Friday, March 01, 2013
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Win or lose, no-name Railers will play 'the right way' against U-High star

By Justin Tierney

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[March 01, 2013]  It's not as if my allegiance in tonight's IHSA Class 3A regional championship between the Lincoln Railers and Normal University High Pioneers was ever in doubt to begin with.

I am, after all, just another in a long line of little boys from Lincoln who grew up re-creating Roy S. Anderson Gymnasium's "Lights Out" ritual in their living room on a Little Tykes hoop. While journalistic ethics require that I do my best to be an unbiased observer, no set of standards can legislate that little boy Railer fan who still lives deep inside me. Don't tell my old-school journalism professor from college that I said this, but, I'll be rooting for our Railers tonight.

However, in tonight's game, my rationale for cheering our Railers on isn't just about an affinity for the sons of my hometown. While my sentimental side can recall being a referee during the Junior Railer basketball careers of Max Cook and Tyler Horchem, my desire for a Railer win isn't about that either. Nope, not tonight.

For me, tonight's game is a battle over how the game of basketball should be defined.

If that sounds like a strangely philosophical perspective, well, it is. Allow me to explain.

Tonight, the Pioneers present a most formidable challenge to the Railers in the form of one player: Keita Bates-Diop.

To be frank, Bates-Diop is, by all accounts, a superstar. A 6-foot-7 junior, Bates-Diop has already offered his verbal commitment to play for Ohio State University in two years. A wiry athlete with a silky shooting touch, Bates-Diop is touted as the nation's No. 18-ranked player in the 2014 class by ESPN's recruiting experts. Meanwhile lists him as the nation's No. 20-ranked player, while still another popular evaluation service,, lists him as the No. 28-ranked player in the nation. Bates-Diop has led the Pioneers to a 22-5 record this season, averaging over 18 points and six rebounds per game.

To no surprise, any time U-High is mentioned, so is Bates-Diop. While he's certainly deserving of his recognition, and he is surrounded by a strong supporting cast, it's hard not to believe that his rising star doesn't at times eclipse the rest of his team. When basketball fans watch a Pioneer game, they're going to watch Keita Bates-Diop -- not necessarily the Pioneers.

Let me be clear: There's no indication that Bates-Diop invites or initiates this. He may be as humble as a church mouse. He and his remarkable skills aren't the problem; it's the new trend of our star-crazed sports culture. We thirst for "the next star" at the college or professional level, blind to the simple beauties of the game itself. We salivate over a slam-dunk but hardly blink at the perfect backdoor cut. Basketball has become all about the sizzle and less about substance.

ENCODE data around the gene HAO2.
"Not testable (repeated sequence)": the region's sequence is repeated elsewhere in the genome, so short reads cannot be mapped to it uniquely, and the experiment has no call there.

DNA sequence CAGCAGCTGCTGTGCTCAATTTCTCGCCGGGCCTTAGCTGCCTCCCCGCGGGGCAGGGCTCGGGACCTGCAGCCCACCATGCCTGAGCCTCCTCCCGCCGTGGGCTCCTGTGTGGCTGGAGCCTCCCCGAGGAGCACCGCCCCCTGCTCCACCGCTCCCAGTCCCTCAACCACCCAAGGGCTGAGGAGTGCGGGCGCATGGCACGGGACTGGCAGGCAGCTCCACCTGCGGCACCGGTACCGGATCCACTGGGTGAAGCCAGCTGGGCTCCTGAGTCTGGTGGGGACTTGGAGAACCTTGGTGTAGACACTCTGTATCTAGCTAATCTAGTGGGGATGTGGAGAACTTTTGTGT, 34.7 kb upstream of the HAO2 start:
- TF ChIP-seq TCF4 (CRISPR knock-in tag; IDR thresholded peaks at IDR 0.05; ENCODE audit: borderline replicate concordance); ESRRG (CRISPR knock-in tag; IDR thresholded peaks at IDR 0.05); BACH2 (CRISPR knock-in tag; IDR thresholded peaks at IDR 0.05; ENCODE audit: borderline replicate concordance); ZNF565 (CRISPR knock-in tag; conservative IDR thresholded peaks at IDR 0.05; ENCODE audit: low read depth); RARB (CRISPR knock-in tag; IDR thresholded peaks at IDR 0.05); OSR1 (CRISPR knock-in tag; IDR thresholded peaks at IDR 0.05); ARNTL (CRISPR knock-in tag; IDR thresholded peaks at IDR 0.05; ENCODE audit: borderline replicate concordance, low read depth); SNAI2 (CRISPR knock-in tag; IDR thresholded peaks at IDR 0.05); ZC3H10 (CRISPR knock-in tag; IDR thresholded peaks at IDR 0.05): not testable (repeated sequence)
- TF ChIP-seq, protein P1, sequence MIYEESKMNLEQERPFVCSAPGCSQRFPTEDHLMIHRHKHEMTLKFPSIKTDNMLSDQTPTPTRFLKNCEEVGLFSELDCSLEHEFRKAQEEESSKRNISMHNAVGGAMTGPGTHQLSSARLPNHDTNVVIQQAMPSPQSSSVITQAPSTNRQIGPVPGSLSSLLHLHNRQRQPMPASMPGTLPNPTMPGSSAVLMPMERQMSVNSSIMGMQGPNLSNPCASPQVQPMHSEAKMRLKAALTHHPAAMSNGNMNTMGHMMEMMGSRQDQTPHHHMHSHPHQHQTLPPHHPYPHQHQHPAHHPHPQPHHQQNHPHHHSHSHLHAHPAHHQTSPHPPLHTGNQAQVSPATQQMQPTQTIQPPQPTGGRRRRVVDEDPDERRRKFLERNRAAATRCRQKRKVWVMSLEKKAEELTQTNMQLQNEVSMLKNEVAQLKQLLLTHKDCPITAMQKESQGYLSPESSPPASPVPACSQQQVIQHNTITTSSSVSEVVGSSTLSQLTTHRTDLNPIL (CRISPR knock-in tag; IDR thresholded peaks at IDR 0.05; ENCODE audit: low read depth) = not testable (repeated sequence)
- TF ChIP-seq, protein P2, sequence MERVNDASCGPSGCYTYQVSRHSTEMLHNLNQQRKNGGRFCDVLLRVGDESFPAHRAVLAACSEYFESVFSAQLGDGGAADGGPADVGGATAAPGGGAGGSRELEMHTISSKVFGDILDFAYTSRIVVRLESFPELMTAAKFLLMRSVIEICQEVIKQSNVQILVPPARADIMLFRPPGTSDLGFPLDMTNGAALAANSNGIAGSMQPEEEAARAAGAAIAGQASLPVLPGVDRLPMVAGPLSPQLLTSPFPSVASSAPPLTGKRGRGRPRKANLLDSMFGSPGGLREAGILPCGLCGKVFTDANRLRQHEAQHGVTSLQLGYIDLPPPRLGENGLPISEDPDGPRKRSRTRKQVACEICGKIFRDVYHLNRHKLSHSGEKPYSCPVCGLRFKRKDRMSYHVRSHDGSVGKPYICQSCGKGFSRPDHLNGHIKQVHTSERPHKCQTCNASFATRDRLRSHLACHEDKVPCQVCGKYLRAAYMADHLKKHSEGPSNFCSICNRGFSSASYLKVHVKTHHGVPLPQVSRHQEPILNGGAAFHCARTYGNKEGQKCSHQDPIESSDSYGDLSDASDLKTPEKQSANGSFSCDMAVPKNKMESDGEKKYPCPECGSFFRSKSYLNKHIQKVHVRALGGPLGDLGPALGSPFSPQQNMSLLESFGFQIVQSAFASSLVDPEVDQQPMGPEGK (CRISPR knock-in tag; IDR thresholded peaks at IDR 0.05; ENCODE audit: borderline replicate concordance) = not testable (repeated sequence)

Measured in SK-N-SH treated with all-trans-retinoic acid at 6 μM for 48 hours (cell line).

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Maybe I'm loony, but I have a problem with that view of basketball. I consider myself a basketball purist, and one of the tenants of my hoops religion is that basketball is the ultimate team game.

Which brings us to the 2012-13 Railers.

Lincoln has won 27 games this season without a single superstar. No member of Lincoln's starting lineup sports a scoring average like the Big Ten-bound Bates-Diop, but no Railer will be a non-factor in tonight's contest either. While I won't predict a win, I am entirely confident that between four and six Railers will make major contributions.

That's the way the game is supposed to be played: five players on the floor, seeking a common goal, sharing the glory and the blame. By those standards, for me and my purist perspective, this season's unselfish sharpshooting Railers have been a joy to watch.

While it isn't the first time that the balanced Railers are pitted against a superstar-powered opponent, tonight's game is by far the most important.

During the regular season, the Railers handled Champaign Centennial star and University of Illinois commit Michael Finke, beating the Chargers 53-48. Lincoln also got the best of Chatham-Glenwood sharpshooter and Division I prospect Peyton Allen and swept two games against Springfield Lanphier's highly regarded Larry Austin.

But, tonight's game is different. March Madness is officially upon us and the loser will go home, not to be heard from again for another eight months or so. For the winner, the next game is sectional semifinals, next Wednesday at Mount Zion.

The ticket takers in Mount Zion might be hoping to see Bates-Diop take his stardom to sectionals.

But not me.

I'm hoping the no-name Railers' season of playing "the right way" survives at least one more superstar.


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